G T Burke Sir, Over the months, I have found many of David Torkington's articles on the "Inner Life" helpful — some extremely so; but in his last two "Letters to Susanna" his attitude towards what he calls the "mantra men", and his -1 general suspicion of any sort of Eastern influence in a Christian's life of prayer surprises Inc.
During 11 years of Seminary training and 54 years of priesthood, I have been greatly enriched by the "authentic tradition" of Catholic spirituality he outlined so clearly. But surely, no one tradition and no one person, however learned and saintly, has said the last word about mystical theology, and the countless different ways in which people continue to develop their prayer life.
Nearly 30 years ago, I attended a week's retreat for priests given by John Main, OSB, who introduced us to the "mantra" approach to meditation. Since then I have been stimulated to read fairly widely, part* in the literature suggested by "The World Community for Christian I Mediation", Nothing I have come across so far conflicts with the "authentic tradition" David Torkngton so rightly cherishes. Oa the contrary, my "stop-start" efforts at meditation have been greatly simplified and strengthened by the "mantra men" and particularly by a group who now meditate regularly wih me.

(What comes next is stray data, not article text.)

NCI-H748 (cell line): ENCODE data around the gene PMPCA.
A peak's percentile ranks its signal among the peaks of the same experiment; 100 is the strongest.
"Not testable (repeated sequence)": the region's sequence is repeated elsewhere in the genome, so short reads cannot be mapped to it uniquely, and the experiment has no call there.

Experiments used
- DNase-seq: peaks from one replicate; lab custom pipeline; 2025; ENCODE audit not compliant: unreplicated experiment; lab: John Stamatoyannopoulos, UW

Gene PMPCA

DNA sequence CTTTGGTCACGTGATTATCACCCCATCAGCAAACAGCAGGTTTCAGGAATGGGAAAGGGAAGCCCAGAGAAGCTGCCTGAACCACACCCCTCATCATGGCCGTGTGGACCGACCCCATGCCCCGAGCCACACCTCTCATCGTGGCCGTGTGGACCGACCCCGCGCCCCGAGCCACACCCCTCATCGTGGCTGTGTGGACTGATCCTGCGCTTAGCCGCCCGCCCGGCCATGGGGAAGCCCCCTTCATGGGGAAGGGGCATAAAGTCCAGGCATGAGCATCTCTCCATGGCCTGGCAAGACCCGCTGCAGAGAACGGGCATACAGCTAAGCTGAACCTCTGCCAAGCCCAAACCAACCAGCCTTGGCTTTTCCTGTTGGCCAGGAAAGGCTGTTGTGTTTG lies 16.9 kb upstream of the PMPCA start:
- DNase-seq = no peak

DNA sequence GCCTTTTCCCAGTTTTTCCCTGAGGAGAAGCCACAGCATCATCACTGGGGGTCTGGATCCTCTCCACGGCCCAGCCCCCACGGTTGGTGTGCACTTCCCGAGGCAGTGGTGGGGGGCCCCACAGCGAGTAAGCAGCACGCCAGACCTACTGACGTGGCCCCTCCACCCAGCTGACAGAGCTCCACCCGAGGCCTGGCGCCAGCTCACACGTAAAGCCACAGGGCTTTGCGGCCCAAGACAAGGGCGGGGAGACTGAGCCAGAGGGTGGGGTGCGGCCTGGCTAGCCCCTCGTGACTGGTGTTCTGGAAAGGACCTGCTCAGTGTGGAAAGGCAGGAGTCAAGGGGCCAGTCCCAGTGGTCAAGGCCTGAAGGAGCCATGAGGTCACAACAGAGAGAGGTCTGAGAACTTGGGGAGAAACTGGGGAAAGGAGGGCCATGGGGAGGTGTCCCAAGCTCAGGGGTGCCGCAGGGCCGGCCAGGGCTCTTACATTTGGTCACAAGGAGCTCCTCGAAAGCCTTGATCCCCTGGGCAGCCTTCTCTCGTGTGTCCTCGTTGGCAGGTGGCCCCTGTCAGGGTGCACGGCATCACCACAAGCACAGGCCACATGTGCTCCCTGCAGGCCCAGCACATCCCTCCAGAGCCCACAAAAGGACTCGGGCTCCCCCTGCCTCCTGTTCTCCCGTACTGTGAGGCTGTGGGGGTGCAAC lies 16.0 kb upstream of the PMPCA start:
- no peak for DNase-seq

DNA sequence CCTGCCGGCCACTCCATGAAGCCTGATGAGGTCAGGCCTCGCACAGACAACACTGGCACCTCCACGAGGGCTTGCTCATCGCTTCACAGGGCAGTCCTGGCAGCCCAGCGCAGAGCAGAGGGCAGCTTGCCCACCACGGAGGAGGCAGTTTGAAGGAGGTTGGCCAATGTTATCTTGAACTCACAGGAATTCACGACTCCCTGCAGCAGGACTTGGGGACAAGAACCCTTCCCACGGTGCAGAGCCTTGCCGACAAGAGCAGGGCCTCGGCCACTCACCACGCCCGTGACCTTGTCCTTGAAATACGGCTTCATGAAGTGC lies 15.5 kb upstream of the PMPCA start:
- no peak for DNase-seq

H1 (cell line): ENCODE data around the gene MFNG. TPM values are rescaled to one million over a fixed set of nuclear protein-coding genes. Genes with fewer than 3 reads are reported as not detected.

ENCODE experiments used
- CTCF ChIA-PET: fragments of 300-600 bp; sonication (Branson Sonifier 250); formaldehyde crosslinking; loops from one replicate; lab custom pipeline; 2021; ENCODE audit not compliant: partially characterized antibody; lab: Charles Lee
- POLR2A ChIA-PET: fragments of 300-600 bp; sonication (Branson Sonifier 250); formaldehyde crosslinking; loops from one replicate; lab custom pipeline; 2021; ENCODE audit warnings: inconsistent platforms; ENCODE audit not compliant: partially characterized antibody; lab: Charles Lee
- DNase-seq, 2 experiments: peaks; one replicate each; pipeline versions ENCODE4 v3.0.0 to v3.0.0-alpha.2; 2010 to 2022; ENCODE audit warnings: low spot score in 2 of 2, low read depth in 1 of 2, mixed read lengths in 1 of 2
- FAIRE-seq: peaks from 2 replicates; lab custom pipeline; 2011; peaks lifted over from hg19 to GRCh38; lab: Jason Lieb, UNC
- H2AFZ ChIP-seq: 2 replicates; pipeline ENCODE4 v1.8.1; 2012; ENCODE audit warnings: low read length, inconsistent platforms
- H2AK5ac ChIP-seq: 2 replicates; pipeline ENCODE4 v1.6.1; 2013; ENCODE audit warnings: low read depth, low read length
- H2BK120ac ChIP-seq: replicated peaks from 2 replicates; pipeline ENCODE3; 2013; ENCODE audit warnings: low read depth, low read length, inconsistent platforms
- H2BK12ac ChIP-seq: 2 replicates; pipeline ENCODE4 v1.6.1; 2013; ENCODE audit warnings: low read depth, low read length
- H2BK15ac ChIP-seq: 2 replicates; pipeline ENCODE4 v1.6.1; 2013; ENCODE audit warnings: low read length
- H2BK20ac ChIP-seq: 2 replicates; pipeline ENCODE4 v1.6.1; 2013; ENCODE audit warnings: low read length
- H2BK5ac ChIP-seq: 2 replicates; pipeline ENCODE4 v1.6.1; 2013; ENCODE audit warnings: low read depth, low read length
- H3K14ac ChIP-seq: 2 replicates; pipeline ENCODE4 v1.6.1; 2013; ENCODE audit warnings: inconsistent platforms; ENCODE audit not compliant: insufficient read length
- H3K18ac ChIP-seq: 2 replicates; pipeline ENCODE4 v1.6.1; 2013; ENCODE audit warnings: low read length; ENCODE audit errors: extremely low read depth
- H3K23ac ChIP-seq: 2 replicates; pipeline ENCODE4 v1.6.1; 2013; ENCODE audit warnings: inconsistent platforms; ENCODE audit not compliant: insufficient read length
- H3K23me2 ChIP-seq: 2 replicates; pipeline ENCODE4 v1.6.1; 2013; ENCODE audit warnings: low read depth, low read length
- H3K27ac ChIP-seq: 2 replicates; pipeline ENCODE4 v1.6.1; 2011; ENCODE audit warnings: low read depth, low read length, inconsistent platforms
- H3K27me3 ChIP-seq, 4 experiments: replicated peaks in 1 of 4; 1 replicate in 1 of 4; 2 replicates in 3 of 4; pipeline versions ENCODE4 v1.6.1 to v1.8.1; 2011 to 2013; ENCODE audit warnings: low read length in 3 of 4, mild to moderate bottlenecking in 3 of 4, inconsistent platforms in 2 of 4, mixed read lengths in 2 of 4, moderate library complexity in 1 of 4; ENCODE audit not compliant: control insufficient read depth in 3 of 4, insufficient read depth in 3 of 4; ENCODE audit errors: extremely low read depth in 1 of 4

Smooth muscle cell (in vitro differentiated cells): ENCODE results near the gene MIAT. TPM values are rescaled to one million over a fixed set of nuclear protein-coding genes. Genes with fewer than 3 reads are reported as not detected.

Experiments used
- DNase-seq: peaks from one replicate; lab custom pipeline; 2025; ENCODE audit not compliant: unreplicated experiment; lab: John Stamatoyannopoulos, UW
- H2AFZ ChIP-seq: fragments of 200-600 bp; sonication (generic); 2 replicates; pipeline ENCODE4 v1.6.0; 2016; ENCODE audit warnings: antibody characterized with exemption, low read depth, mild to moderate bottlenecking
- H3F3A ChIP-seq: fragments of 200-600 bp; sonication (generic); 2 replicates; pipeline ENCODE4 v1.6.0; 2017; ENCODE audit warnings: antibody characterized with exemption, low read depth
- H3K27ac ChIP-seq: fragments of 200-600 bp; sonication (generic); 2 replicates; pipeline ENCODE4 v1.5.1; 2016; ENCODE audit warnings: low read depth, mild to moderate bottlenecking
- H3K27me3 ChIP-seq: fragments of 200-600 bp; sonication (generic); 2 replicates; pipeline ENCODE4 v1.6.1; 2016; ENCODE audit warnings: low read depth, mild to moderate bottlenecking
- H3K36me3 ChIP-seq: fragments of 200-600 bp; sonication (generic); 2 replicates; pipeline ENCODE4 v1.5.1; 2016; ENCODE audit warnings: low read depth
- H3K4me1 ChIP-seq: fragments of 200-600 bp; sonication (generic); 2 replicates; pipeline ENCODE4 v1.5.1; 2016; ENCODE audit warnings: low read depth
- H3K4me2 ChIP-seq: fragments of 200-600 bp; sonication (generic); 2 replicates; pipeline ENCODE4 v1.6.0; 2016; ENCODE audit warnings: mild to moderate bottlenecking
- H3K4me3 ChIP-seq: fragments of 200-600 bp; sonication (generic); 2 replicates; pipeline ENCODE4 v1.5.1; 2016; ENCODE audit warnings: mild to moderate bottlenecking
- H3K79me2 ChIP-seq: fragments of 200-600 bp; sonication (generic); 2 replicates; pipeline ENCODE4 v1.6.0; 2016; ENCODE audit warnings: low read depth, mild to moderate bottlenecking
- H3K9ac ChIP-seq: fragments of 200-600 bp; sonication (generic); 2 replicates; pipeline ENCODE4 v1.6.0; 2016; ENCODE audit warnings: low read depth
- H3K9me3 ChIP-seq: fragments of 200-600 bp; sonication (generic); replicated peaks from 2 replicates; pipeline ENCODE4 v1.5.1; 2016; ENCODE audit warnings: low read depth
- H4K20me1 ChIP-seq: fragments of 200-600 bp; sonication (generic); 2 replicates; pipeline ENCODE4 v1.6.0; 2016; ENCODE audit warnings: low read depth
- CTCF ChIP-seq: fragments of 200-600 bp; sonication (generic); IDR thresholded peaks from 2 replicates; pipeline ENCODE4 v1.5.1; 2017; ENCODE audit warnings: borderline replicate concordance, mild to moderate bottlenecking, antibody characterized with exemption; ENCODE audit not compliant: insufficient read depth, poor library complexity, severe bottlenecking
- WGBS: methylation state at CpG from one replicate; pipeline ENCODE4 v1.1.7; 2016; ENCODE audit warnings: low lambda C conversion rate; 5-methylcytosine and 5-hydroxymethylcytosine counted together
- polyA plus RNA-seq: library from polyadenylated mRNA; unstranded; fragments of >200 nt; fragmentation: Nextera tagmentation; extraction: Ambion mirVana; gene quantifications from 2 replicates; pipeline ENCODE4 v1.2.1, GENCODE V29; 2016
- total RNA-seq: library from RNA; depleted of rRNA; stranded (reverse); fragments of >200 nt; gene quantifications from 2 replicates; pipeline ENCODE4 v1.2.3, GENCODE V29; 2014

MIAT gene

I find it odd that David Torkington cm say that all the "mantra people" he has met are "thoroughly good people", and yet overlook Our Lord's ,d words: "By their fruits you,di will know &ern."
If "mantra' is the offending word, conjunng up a dubious form of Eastern my sticism, why not use "prayer word" instead? In pactice they both ,, come to mud the same thing.
Why confuse and discourage thousand worldwide who have found the mantra approach to meditation the most helpfulway for them to do what David Torkington and all of us longto do — prepare our minds and hearts as best • 1 we can for tie priceless gift of God's love?
Yours faithfully, GEOFFREY BURKE Danehill, V Sussex..